London leaders, like Phil McLeod, should forget the futurist jargon. The answers to many of our urban density problems are as near as the not so distant past.

Thursday, April 25, 2013

Science and Technology Knowlege Quiz online

There is an interesting Science and Technology Knowledge Quiz posted online by the Pew Research Center. If you are going to take it, read no farther. If not, read on.

I thought the questions were incredibly easy. Are electrons smaller than atoms? (Of course they are, electrons are building blocks of atoms.) Which natural resource is extracted in a process known as “fracking”? (Surprisingly, only half the senior taking the test got this right and answered natural gas. I'd have thought anyone who was retired would be following the growth of fracking and the subsequent drop in price of natural gas. Some of my nicest dividend paying stocks wilted thanks to fracking.)

The test is fun to take, especially if you do well, I did. But reading the results is an eye opener. My age group, those over 65, did just about the worst of all age groups on most questions.

College grads led with the number of right answers; there was only one question I noted where the college grads didn't lead the pack.

If you are wondering how men did compared to women, I'm not answering that sexist question; You'll have to look up the answer for yourself.

The results of those who only had a high school education or less were so close to the numbers attained by the seniors that I have to believe there was a lot of overlap between the two groups.

Take the test; See how you do.

Sun News: 100% Canadian? Not really, and not always news

Sun News claims to be 100% Canadian.
Blogger Glen McGregor of the Ottawa Citizen made an  interesting observation: The video that Sun News showed the CRTC to argue the news network uses all Canadian content contained a segment using American actors portraying "older Canadians."

The footage in question can be found on the iStockphoto site, licensed from Morgan Lane Studios of Oregon.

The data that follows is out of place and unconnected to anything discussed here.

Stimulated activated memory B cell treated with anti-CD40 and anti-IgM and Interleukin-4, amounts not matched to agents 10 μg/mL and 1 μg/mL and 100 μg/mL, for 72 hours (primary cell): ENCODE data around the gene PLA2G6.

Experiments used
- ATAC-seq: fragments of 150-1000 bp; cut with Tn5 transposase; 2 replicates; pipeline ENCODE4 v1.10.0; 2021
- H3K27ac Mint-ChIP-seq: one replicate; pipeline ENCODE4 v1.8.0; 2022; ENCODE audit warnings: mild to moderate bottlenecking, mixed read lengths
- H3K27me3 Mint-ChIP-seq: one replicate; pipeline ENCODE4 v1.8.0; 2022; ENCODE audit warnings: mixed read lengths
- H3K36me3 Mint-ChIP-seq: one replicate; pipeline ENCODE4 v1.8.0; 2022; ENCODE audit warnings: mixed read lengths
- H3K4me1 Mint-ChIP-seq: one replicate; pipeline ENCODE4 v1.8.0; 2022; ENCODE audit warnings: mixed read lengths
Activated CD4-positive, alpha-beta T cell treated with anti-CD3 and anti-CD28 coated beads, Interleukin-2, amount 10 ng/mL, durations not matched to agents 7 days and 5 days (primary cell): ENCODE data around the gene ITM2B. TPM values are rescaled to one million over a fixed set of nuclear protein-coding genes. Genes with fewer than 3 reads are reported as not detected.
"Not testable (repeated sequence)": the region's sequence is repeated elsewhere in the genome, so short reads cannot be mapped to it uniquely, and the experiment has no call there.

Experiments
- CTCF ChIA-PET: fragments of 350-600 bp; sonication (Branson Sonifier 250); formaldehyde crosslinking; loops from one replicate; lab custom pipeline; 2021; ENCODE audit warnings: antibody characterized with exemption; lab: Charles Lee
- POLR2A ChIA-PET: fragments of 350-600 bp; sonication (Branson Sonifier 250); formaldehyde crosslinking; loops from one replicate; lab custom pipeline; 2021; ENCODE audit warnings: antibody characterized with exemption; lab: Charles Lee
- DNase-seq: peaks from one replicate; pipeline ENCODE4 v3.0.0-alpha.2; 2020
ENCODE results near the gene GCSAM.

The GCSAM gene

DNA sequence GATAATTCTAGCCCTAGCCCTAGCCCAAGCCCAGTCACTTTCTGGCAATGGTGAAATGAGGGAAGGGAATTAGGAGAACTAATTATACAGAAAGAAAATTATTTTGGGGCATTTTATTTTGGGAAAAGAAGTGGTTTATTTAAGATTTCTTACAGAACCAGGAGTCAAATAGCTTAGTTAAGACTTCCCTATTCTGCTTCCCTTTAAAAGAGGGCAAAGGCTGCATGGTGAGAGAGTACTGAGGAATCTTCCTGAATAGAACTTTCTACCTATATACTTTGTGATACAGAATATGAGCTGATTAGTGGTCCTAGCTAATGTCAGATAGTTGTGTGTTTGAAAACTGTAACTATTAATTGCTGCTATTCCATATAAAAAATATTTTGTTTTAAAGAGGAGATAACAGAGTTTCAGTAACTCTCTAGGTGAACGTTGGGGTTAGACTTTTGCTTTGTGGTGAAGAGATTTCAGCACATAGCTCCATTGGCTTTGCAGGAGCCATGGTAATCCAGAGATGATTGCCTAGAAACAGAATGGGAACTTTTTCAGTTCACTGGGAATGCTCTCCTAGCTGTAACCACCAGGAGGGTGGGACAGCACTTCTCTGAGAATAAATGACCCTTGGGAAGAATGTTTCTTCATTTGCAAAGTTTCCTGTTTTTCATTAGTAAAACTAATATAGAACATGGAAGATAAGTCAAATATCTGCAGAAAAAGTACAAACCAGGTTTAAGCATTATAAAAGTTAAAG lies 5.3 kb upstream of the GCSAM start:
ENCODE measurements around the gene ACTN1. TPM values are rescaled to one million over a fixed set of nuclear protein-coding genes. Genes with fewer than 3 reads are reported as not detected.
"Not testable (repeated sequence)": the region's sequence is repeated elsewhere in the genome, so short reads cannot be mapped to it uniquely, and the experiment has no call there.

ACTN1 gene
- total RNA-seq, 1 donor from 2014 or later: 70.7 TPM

Sun News CRTC Video Presentation with U.S. actors portraying Canadians.

The footage originated with iStockphoto, an online stock photo agency.

"Canadian broadcasting should be Canadian . . . Canadian content matters . . . " according to the Sun News video. The cable network claims to be your 100% Canadian source for news.

Sleazy stock photo and news story.
Using stock photography to illustrate news stories is cheap, and all too common, but it's the Sun Media/Quebecor approach to covering the news. The London Free Press, where I once worked, now part of the Sun Media/Quebecor chain, often uses stock photos to illustrate news stories. Sad. (In the paper's defence, the stories using the cheesy art often originate with QMI.)

What is wrong with using off-the-shelf art to illustrate news stories? Well, it reinforces clichéd, stereotypical thinking and, worse, it may not depict the truth. Sadly, it is the next logical step in the Sun Media/Quebecor approach to news.

Do you recall the uproar when a Canadian court ruled women in Canada could legally go bare-breasted in public? Sun Media went wild. When the Ottawa Sun couldn't find a woman baring her breasts on the local beach, a couple of models were hired. Sun Media wasn't going to let reality get in the way of a good story.

The models had limits for news shoot.
The really sad part of the Sun stunt was that the paper moved the phony images on the wire. CP carried the picture and their partner in the States, AP, picked it up. The New York Times ran one of the pictures to illustrate a story on topless beaches. The picture was used to support the claim that bare breasted women were common on beaches near the Canadian capital. Common if they are paid models, modest Canadian models.

Presenting the news in an objective, accurate manner has always been hard — good journalism is tough — but under the rule of Sun Media/Quebecor journalism in Canada has suffered.

This is not to say the CBC is not without its flaws. It has 'em, too. One need look no farther than CBC morning anchor Heather Hiscox and her frequent discussions with Kevin O'Leary. When he's finished ranting, Hiscox graciously thanks O'Leary for his great insights, saying they are always appreciated.